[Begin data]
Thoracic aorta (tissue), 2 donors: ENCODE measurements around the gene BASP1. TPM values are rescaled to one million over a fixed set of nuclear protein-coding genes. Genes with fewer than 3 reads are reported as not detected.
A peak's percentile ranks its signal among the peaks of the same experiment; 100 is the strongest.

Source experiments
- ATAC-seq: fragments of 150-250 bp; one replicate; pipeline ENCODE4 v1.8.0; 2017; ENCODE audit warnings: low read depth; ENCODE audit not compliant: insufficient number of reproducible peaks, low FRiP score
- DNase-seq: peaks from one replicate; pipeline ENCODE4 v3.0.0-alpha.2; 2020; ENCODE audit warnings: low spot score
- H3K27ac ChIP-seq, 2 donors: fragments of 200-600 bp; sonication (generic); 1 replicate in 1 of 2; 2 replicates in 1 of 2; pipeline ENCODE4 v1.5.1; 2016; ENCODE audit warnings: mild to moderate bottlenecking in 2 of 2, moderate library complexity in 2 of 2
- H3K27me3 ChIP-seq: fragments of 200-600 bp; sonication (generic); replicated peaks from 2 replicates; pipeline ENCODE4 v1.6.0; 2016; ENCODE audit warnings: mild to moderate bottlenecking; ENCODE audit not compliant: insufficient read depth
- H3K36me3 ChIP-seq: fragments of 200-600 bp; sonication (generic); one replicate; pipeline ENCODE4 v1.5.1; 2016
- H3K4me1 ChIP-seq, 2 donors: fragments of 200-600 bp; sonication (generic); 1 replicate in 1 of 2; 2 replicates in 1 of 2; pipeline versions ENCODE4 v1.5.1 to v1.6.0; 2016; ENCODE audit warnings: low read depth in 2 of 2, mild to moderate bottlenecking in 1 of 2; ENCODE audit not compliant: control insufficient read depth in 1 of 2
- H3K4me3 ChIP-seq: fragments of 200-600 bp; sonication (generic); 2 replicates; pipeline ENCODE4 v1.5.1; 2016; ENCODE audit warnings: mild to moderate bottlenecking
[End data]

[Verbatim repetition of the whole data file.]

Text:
Thoracic aorta (tissue), 2 donors: ENCODE measurements around the gene BASP1. TPM values are rescaled to one million over a fixed set of nuclear protein-coding genes. Genes with fewer than 3 reads are reported as not detected.
A peak's percentile ranks its signal among the peaks of the same experiment; 100 is the strongest.

Source experiments
- ATAC-seq: fragments of 150-250 bp; one replicate; pipeline ENCODE4 v1.8.0; 2017; ENCODE audit warnings: low read depth; ENCODE audit not compliant: insufficient number of reproducible peaks, low FRiP score
- DNase-seq: peaks from one replicate; pipeline ENCODE4 v3.0.0-alpha.2; 2020; ENCODE audit warnings: low spot score
- H3K27ac ChIP-seq, 2 donors: fragments of 200-600 bp; sonication (generic); 1 replicate in 1 of 2; 2 replicates in 1 of 2; pipeline ENCODE4 v1.5.1; 2016; ENCODE audit warnings: mild to moderate bottlenecking in 2 of 2, moderate library complexity in 2 of 2
- H3K27me3 ChIP-seq: fragments of 200-600 bp; sonication (generic); replicated peaks from 2 replicates; pipeline ENCODE4 v1.6.0; 2016; ENCODE audit warnings: mild to moderate bottlenecking; ENCODE audit not compliant: insufficient read depth
- H3K36me3 ChIP-seq: fragments of 200-600 bp; sonication (generic); one replicate; pipeline ENCODE4 v1.5.1; 2016
- H3K4me1 ChIP-seq, 2 donors: fragments of 200-600 bp; sonication (generic); 1 replicate in 1 of 2; 2 replicates in 1 of 2; pipeline versions ENCODE4 v1.5.1 to v1.6.0; 2016; ENCODE audit warnings: low read depth in 2 of 2, mild to moderate bottlenecking in 1 of 2; ENCODE audit not compliant: control insufficient read depth in 1 of 2
- H3K4me3 ChIP-seq: fragments of 200-600 bp; sonication (generic); 2 replicates; pipeline ENCODE4 v1.5.1; 2016; ENCODE audit warnings: mild to moderate bottlenecking